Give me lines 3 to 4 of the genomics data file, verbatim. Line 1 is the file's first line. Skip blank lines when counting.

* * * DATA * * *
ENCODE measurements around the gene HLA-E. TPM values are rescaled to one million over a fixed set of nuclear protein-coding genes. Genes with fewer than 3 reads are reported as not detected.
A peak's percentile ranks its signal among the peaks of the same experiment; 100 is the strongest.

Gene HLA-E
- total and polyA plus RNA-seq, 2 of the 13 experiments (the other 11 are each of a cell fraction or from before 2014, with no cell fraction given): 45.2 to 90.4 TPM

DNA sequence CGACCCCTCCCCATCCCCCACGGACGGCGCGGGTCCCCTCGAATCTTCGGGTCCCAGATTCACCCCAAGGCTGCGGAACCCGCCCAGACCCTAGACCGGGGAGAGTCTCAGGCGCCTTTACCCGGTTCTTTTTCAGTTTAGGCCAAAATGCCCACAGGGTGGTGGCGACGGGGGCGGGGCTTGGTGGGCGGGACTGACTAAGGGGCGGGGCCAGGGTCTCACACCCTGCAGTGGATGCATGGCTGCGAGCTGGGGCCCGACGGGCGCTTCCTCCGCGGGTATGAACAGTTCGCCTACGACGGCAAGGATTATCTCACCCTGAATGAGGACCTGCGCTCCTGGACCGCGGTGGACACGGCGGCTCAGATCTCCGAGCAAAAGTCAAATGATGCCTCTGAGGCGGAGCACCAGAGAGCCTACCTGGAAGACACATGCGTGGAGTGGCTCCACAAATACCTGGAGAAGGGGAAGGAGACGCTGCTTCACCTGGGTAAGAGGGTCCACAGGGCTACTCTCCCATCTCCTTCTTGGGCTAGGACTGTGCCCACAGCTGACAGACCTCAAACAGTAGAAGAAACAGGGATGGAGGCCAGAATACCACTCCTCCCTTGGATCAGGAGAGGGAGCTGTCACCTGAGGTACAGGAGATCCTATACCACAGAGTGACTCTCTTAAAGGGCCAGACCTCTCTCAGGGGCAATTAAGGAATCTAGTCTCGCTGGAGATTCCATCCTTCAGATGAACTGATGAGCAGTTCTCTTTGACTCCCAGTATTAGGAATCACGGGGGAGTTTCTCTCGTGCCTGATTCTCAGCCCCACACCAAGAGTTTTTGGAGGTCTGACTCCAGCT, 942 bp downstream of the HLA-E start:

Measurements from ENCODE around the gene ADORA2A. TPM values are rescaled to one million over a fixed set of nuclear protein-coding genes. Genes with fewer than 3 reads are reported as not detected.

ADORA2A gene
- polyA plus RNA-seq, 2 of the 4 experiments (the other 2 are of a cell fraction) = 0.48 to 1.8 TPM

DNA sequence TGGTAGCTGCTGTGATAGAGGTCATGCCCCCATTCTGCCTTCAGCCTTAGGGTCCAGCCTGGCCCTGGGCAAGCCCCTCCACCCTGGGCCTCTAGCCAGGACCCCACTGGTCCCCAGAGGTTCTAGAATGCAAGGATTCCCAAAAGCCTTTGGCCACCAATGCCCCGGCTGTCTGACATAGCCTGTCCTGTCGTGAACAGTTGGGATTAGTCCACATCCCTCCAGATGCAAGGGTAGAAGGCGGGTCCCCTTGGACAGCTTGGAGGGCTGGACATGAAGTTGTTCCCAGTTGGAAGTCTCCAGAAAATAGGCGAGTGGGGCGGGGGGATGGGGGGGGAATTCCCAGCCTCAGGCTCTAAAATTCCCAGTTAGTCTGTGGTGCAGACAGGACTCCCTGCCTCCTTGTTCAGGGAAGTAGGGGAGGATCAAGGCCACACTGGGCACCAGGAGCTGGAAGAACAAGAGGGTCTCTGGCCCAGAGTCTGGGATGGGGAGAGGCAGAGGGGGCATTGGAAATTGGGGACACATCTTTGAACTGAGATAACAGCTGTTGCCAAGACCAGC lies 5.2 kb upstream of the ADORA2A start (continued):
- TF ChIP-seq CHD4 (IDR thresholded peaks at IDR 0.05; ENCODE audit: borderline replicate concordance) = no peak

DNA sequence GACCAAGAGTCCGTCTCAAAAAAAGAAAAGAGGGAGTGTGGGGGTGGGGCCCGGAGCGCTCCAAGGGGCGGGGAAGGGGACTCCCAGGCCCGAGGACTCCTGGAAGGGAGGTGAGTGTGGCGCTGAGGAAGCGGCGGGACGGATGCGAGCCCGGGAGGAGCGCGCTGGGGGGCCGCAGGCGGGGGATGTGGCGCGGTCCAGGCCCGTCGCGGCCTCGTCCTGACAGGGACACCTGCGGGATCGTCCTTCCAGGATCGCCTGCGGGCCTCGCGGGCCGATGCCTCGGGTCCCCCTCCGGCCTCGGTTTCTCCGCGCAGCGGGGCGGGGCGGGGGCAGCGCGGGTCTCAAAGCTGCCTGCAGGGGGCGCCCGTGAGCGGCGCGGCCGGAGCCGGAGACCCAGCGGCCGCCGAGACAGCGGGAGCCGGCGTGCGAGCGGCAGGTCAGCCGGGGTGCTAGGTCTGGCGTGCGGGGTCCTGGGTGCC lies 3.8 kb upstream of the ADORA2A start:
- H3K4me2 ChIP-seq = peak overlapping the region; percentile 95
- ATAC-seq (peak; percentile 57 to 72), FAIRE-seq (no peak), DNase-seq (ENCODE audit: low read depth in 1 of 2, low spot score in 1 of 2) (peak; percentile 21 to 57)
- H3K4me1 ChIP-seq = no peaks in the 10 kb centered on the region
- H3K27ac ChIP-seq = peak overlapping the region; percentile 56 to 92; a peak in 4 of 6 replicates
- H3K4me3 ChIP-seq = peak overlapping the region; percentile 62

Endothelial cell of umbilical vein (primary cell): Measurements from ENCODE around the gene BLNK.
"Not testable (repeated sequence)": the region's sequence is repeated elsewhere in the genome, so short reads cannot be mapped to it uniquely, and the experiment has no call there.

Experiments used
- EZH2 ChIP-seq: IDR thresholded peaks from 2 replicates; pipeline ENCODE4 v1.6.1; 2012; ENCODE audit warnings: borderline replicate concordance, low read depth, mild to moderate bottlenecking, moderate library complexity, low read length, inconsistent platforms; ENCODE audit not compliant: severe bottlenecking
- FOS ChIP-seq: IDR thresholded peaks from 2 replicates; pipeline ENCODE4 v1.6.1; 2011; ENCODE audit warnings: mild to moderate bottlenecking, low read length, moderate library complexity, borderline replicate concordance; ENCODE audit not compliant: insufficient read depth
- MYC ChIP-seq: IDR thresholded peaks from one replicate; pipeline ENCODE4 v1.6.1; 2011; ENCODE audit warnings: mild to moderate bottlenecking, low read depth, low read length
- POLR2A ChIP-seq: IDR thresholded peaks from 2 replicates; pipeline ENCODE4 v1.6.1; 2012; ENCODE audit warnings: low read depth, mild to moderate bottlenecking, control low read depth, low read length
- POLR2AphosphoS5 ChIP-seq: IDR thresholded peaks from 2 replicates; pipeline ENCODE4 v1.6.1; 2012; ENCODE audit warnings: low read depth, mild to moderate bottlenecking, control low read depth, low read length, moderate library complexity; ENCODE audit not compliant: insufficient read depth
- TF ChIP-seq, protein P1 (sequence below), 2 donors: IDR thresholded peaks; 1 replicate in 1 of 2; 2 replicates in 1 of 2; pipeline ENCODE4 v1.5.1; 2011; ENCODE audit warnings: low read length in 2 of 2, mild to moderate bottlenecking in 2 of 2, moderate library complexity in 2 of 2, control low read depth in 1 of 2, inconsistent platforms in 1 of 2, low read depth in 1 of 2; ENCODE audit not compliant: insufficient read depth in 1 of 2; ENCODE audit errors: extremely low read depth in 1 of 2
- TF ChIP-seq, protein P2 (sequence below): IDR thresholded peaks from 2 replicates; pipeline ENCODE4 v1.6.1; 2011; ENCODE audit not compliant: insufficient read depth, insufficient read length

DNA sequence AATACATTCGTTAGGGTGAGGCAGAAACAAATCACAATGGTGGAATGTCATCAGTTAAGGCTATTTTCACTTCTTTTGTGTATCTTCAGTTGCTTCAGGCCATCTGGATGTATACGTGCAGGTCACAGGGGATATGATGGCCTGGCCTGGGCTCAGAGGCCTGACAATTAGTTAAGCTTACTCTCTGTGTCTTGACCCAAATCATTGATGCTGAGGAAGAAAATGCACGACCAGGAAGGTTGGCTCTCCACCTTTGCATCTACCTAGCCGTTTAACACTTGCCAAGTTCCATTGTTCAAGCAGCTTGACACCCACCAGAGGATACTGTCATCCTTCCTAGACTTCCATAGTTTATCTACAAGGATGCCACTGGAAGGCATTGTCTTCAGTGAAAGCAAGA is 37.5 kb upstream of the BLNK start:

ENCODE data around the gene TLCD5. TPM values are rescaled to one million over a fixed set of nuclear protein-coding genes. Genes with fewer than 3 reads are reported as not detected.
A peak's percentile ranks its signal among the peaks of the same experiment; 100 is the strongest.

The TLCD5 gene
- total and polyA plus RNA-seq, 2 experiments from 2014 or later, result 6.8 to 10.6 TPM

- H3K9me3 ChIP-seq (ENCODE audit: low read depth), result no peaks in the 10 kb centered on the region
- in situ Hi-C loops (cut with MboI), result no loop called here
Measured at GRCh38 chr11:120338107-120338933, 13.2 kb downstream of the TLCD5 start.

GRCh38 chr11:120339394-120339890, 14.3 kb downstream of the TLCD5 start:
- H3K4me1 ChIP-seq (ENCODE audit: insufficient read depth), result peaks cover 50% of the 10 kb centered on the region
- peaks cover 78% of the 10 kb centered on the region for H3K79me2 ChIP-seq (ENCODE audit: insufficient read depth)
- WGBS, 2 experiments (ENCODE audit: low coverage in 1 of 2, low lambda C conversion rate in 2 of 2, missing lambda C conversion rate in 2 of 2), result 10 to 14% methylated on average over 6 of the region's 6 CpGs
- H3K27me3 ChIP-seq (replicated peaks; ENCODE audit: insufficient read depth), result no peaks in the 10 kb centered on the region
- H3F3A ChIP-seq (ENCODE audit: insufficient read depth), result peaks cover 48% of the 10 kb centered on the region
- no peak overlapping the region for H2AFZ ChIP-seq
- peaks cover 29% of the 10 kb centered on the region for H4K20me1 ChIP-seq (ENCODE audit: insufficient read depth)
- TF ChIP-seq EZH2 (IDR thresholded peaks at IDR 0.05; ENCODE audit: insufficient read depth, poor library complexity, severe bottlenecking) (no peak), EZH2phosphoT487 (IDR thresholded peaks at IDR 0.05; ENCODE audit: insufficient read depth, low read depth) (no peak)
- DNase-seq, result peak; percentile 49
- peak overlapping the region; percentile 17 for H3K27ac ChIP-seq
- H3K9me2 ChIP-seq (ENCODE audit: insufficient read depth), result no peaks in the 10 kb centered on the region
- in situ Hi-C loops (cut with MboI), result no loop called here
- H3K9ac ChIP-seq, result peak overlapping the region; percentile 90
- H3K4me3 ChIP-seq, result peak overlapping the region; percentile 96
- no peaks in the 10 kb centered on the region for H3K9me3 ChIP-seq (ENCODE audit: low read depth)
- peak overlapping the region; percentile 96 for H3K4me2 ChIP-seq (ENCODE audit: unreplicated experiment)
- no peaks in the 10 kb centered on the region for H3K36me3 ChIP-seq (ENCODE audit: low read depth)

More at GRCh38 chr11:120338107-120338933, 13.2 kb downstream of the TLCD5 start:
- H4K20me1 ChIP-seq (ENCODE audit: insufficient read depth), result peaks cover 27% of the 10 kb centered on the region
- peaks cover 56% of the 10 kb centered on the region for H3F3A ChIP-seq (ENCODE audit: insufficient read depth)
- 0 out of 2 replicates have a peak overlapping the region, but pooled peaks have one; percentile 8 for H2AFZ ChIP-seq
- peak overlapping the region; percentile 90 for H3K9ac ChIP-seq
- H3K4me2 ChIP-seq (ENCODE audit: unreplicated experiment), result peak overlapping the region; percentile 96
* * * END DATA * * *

Gene HLA-E
- total and polyA plus RNA-seq, 2 of the 13 experiments (the other 11 are each of a cell fraction or from before 2014, with no cell fraction given): 45.2 to 90.4 TPM